So, we asked at the interval, how come a school in Jacksonville Florida comes to be playing the national summer sport of Britain? Their coach/history teacher, Josh, spent a year in Britain, fell in love with our favourite summer sport, and decided to introduce it back at his school when he returned home. That’s probably the least surprising aspect of the tale: he has subsequently enthused a group of youngsters into taking up cricket, presumably as well as baseball, then found enough of them willing to take a tour to the UK to try it out. Their problem is … there are not many other school cricket teams in Jacksonville, hence the trip the the UK. Two days ago, they played Worsley CC in Manchester, then visited Headingley to watch Pakistan v Afghanistan, and now find themselves in Edinburgh playing … us!
The Alligators took to the field, and the Spartans padded up, and the opening pair marched in to bat to a chorus of cheers and encouragement from their team-mates. The cheers grew even louder when they scored four byes off Billy’s first over. Mark took over from the Lover’s Loan end – and bowled the Spartans’ number 2. To our astonishment, the cheers grew even louder as he was ushered back to the sidelines by his team-mates applauding his efforts. The Spartans are turning out to be a unique and seriously likeable team. Number 3 settled in, and Thomas & Dougie bowled uneventful and parsimonious overs. Gaby took over, and the Spartans’ number 1 scored a 3, greeted by tumultuous applause, which redoubled when number 3 hit a 4! Gaby retaliated by bowling number 1, but a pattern was set: hard hitting by number 3, doughty support from his team-mates on the pitch, vociferous support from his team-mates off it. The pattern continued: Billy, Freddie & Ivan all bowled maidens; wickets fell occasionally; but number 3 carried on accumulating chancelessly, more-or-less keeping up with the run rate, all the while being cheered on by his team. Even the weather joined in; squally showers drifted across the ground, only to be replaced almost immediately by sun. Floridan supporters were heard to commend our wind (we don’t get cooling breezes like this) and our rain (we don’t get gentle rain like this).
Suddenly, the match changed (I wonder how often I’ve written that in match reports). Half way into the 19th over, with only 11 runs required for victory, Mark finally bowled number 3. After an hour & 10 minutes at the crease and 54 balls faced, number 3 was finally defeated, and left the pitch with 45 runs (including 6 4s) to his name, a consoling hug from Billy, and raucous applause from team-mates and opposing supporters alike. 45 runs at any level is a good return, but to post that in only your second ever match, against a bunch of cricketers who’ve been playing since they were 7 years old, is a magnificent achievement.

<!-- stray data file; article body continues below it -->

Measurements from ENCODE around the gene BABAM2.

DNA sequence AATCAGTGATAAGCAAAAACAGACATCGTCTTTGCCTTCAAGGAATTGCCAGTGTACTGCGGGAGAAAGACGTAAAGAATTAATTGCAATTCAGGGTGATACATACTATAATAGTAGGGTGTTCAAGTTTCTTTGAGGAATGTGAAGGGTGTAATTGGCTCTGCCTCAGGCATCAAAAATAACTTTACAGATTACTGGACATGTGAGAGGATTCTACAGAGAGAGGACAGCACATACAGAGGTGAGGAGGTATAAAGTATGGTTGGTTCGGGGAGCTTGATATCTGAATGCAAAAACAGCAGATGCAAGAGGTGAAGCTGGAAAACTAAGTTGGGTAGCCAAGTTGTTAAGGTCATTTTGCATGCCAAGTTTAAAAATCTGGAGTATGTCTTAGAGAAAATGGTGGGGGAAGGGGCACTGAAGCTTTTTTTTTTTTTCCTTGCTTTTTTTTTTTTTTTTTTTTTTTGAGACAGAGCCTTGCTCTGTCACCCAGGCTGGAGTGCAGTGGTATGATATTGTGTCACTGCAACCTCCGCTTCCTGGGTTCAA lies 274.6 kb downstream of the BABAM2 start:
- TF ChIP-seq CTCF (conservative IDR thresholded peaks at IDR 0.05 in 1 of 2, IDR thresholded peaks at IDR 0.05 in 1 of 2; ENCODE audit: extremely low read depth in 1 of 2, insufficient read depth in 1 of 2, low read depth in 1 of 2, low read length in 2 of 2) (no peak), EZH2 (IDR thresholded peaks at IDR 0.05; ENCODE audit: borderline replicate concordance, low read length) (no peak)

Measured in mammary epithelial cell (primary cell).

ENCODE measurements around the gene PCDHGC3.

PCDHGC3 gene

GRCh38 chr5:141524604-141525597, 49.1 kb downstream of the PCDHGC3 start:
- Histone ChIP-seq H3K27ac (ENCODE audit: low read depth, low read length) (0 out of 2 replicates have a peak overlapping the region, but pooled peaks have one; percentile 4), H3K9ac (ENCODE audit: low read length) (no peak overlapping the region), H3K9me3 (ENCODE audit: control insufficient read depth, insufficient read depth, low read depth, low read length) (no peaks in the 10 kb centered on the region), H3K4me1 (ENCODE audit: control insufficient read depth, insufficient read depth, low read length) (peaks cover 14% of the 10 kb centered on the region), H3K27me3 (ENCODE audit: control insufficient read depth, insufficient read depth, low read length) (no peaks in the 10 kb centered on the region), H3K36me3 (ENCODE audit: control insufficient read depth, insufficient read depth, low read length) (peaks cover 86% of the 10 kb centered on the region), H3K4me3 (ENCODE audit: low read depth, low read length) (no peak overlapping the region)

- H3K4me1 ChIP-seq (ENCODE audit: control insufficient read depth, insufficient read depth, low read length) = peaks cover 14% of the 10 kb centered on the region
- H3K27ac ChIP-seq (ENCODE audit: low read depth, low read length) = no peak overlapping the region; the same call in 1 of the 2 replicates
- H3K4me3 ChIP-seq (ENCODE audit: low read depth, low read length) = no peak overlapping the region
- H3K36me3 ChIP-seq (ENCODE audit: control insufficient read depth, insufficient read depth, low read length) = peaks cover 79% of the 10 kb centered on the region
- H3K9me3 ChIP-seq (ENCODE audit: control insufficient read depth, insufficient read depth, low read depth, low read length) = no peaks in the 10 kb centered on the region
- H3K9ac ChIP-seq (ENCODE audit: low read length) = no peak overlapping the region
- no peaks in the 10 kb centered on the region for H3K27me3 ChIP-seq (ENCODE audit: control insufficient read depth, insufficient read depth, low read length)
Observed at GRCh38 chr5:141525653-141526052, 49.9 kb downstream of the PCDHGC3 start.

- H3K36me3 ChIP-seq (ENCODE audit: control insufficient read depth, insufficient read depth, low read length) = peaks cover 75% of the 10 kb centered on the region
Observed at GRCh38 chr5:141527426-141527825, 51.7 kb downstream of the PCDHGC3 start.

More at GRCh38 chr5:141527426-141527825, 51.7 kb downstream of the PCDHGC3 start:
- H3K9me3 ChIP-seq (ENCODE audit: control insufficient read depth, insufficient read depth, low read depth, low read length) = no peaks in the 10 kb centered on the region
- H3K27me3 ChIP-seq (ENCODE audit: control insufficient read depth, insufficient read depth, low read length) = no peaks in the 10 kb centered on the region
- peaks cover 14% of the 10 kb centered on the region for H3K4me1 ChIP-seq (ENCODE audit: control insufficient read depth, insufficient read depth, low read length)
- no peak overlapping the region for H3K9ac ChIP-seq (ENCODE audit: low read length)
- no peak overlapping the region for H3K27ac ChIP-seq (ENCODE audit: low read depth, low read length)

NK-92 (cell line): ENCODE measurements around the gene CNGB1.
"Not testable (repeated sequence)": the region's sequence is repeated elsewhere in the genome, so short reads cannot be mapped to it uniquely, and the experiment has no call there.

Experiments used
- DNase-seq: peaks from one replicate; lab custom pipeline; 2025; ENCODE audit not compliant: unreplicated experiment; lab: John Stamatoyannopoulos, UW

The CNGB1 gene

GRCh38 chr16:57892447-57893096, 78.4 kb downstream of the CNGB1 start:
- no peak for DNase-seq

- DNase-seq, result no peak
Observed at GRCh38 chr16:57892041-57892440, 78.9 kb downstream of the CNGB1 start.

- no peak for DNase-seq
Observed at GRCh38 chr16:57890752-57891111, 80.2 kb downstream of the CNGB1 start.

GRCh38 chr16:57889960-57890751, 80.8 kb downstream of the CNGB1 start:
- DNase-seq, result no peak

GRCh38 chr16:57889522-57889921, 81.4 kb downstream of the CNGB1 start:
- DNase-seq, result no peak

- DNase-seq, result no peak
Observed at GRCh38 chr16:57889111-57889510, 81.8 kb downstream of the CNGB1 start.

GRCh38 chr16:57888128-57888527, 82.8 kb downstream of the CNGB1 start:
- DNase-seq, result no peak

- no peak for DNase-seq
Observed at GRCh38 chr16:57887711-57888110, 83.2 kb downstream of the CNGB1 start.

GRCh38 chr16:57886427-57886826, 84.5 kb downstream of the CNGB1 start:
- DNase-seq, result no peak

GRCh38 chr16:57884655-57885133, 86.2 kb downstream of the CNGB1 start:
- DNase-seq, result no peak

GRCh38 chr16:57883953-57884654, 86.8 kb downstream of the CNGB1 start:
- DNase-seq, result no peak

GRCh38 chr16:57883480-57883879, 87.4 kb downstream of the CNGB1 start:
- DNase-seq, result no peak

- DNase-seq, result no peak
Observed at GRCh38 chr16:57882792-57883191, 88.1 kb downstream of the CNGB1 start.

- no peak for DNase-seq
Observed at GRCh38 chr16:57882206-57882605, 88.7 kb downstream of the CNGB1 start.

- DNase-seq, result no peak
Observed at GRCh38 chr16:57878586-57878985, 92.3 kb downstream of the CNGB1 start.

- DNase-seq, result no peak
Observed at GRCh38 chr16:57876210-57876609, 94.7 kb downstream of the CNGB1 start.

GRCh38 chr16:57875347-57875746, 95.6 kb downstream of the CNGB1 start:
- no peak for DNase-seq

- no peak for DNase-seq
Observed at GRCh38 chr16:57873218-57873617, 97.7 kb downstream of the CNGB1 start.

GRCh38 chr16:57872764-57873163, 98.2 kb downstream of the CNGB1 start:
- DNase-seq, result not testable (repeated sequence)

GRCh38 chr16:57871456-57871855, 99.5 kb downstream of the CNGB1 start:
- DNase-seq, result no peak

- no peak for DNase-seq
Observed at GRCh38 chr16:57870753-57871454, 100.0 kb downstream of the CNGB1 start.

This match-turning event ushered in the final, chaotic, over: 10 runs needed to win. Gaby bowled number 8 off the first ball; number 7 was run out off the next. A dot ball allowed us to draw breath. A single (9 to win off 2), then a terrible running mix-up and associated run out. Off the last ball, history teacher, coach and number 10 Josh hit 4 runs to bring up the Spartans’ 100 to monumental applause all round.
The teams repaired to the clubhouse for presentations, photographs and a “traditional” Scottish mid-morning snack: Tunnocks Teacakes, Irn Bru, Tablet, Caramel Wafers, and probably more. The chat was lively – when would the return fixture be? Before long, both teams had repaired to the outfield for a hastily-invented but unrecognisable oval-ball game, which resulted in a healthy transfer of Grange Loan mud and grass stains to hitherto white trousers. Just like cricket, really.
Many many thanks to our visitors for a truly unique and hugely enjoyable game of cricket. Thank you too to our supporters, who briefly practised loudly supporting the team, only to decide that perhaps that was a bit un-British. Thank you too to Colin and Alasdair for a grass pitch; and to David for umpiring (and not looking too bemused).
There are lies, damned lies, and statistics (definitely not Churchill). With that caveat in mind, here is a hastily-made-up statistic: Carlton juniors now have a 100% record against opposition from Florida.
(1) Fun fact: Arthur’s Seat is well over twice as high as the highest point in Florida.